Emirati IT specialist grateful for education
ABU DHABI // Saeed Al Romaithi is a grateful man. And after nearly a decade overseas spent furthering his education and learning to be independent, he returned home to prove it.
Mr Al Romaithi, 45, left school early and worked as an immigration officer and with the traffic police. In 1990, at the age of 22, he decided that the next step was the United States.
“One can work simply for personal gain, but I wanted to make a meaningful contribution to my country,” he says. “I chose to leave the UAE, get a good education in America and then come back to serve.”
After he had spent a couple of years in the US, including a one-year English language course at the Riverside Community College in California, his mother asked him to return.
“She pointed out that one of my friends graduated after two years,” he says. “Anyone can buy a degree but what’s the point of returning to the UAE when you cannot even serve your country?
“From that day on, she stopped trying to talk me out of my decision to continue my studies.”
Mr Al Romaithi was granted a government-sponsored scholarship and obtained an associate degree in computer science from Riverside in 1994.
He continued his studies, and in 1999 he graduated from California State University, San Bernardino, with a BSc in computer science.
During his time in the United States Mr Al Romaithi learnt to live independently, cooking for himself and doing all his own cleaning, washing and ironing.
In 1995 he had a glimpse of his future career when he took part in beta testing for the Microsoft Windows computer operating system – to his knowledge, the only Emirati to do so.
He describes receiving a certificate from the Microsoft founder Bill Gates as one of his proudest moments.
In July 1999 Mr Al Romaithi returned to Abu Dhabi with the intention of taking a year’s break, but fate had other ideas.
“The same week, I was offered a job as head of IT at the Deputy Prime Minister Diwan,” he says. “I spent two years, two months and 22 days there.”
Later Mr Al Romaithi worked as software development manager for the General Authority of Health Services, which became the Health Authority Abu Dhabi, and as IT director at Sheikh Khalifa Medical City.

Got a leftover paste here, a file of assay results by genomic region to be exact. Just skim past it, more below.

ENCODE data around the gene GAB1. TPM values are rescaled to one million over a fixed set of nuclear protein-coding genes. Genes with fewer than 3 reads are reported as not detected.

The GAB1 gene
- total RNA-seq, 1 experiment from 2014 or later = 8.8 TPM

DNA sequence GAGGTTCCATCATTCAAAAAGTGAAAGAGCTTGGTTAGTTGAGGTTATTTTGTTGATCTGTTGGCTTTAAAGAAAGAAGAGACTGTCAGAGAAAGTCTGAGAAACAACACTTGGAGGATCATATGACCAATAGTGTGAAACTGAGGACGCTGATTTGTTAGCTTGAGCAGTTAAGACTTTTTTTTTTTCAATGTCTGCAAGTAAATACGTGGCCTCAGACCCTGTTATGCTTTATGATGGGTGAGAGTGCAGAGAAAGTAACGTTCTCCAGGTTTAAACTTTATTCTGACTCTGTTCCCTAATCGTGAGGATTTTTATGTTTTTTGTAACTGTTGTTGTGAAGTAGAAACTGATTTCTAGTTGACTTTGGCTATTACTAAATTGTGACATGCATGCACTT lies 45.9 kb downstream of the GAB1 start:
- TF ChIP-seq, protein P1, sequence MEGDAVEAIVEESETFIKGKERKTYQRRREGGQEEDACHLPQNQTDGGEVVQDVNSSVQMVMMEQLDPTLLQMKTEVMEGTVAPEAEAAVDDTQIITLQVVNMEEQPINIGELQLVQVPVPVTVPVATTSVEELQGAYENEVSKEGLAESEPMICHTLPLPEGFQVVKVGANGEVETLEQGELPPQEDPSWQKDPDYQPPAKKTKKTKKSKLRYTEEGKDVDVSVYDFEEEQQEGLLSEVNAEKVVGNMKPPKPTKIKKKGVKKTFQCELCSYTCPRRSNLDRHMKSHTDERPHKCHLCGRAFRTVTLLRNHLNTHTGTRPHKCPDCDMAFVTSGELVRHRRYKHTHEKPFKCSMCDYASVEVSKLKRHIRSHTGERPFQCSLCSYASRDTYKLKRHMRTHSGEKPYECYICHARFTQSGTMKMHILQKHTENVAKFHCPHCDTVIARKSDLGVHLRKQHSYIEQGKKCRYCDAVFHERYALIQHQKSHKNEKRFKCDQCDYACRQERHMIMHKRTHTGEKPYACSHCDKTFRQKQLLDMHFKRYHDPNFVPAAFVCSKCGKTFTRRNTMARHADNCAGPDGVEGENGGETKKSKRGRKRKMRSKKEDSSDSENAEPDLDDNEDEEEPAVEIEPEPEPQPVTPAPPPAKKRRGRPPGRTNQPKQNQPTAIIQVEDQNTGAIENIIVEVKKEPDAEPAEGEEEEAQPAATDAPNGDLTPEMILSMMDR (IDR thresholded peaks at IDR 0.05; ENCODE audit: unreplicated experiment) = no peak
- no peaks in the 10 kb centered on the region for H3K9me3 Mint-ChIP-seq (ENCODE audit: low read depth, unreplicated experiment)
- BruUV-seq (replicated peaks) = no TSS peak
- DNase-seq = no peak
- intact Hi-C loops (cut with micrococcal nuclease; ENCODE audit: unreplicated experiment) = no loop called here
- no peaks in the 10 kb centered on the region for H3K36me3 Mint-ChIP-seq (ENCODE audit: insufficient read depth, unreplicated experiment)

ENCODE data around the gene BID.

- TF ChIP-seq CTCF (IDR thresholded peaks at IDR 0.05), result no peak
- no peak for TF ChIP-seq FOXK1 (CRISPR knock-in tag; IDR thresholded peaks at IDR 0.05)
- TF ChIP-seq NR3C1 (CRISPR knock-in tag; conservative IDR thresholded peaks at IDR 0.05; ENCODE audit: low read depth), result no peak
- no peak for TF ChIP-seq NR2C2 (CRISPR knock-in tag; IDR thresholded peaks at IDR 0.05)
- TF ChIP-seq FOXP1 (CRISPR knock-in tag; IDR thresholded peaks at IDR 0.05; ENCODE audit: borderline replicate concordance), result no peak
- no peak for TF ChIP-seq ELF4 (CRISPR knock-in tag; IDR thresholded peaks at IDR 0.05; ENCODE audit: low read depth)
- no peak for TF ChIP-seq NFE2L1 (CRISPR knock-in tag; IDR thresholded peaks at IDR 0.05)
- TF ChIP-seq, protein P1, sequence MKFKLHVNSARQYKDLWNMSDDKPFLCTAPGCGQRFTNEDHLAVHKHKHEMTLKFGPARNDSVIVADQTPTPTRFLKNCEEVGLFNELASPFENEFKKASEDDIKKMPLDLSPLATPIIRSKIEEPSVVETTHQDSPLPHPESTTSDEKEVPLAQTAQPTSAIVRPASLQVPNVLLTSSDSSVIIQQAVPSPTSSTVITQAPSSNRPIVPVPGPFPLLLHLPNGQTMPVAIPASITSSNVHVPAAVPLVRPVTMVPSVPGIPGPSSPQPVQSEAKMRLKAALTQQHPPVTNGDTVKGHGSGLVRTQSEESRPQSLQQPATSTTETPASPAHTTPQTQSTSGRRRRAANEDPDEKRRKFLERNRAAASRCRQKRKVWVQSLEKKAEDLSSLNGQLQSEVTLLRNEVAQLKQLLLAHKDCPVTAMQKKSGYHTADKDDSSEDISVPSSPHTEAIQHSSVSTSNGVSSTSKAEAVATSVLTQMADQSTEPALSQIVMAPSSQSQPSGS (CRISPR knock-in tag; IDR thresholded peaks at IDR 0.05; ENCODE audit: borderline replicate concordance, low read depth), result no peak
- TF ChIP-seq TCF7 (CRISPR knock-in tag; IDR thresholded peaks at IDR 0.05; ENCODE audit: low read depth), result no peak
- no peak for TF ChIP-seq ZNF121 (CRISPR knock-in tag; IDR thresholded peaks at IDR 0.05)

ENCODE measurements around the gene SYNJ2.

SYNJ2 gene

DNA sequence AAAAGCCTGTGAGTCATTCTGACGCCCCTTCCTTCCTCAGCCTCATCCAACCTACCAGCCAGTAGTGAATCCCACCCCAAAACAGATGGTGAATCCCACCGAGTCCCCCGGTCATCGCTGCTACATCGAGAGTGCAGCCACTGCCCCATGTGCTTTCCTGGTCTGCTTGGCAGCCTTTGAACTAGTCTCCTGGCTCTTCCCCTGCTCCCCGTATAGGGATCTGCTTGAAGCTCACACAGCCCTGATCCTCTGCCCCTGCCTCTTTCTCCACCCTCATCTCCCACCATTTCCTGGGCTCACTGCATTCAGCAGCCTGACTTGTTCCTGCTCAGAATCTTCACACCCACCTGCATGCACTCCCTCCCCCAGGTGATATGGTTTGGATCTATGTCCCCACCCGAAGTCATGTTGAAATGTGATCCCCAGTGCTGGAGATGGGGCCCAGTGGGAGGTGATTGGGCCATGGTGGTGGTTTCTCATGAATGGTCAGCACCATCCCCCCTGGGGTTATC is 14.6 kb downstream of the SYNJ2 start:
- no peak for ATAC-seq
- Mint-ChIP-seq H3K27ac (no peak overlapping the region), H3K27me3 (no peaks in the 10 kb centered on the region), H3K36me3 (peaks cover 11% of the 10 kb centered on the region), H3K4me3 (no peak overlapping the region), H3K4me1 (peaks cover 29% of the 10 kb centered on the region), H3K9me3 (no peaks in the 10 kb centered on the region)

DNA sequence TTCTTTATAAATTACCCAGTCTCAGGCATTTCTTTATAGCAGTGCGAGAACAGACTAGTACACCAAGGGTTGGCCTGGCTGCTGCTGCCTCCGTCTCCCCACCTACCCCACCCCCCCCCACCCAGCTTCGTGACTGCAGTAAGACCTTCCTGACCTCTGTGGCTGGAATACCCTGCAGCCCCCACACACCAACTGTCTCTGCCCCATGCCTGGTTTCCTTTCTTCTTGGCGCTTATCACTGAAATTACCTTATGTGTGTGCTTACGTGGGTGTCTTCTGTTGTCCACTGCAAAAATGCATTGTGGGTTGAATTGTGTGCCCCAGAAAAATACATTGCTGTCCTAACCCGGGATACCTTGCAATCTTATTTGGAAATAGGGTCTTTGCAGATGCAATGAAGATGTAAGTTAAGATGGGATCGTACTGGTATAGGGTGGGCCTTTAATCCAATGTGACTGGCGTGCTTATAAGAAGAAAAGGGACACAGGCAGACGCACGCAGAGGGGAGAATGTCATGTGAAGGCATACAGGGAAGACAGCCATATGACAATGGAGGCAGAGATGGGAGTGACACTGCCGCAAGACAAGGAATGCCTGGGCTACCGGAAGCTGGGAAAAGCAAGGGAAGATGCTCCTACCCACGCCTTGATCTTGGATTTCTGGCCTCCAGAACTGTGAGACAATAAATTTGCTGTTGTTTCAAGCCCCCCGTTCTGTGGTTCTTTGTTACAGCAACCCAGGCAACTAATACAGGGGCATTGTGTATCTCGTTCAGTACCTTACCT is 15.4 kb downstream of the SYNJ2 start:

He set up a design company with his cousin in 2002, opened an Arabic clothing shop a year later, and then ventured into the food business in 2006 with Sweet & Spicy restaurant.
“Customers are like an umbrella,” he says. “When you take care of them, you will have a shade over your head.”
He considers his stint in 2005 on the staff of the Emirates Palace hotel as one of the best experiences in his life.
“I worked an average of 12 hours a day, but I loved it,” he says. “I was able to meet and interact with a lot people from different nationalities.”
In July 2007, Mr Al Romaithi joined Abu Dhabi’s taxi regulator, the Centre for Regulation of Transport by Hire Cars, or TransAD, as director of corporate services. It launched its fleet of silver taxis four months later.
“I joined TransAD because the Government appreciated my knowledge and expertise,” said Mr Al Romaithi, who is now the agency’s information and communications technology director. “We are so blessed because of our leaders.”
Sheikh Zayed had at one time encouraged Mr Al Romaithi’s family to get an education, he said.
“Back then my father told him, ‘We are fishermen, we bring more money’,” Mr Al Romaithi said. “Sheikh Zayed had a vision and it was to educate and train his people.
“Sheikh Khalifa followed in his father’s footsteps and continued his vision and wise leadership. We need to return the favour, to give back to a country that has given us so much.”
Published: May 31, 2014 04:00 AM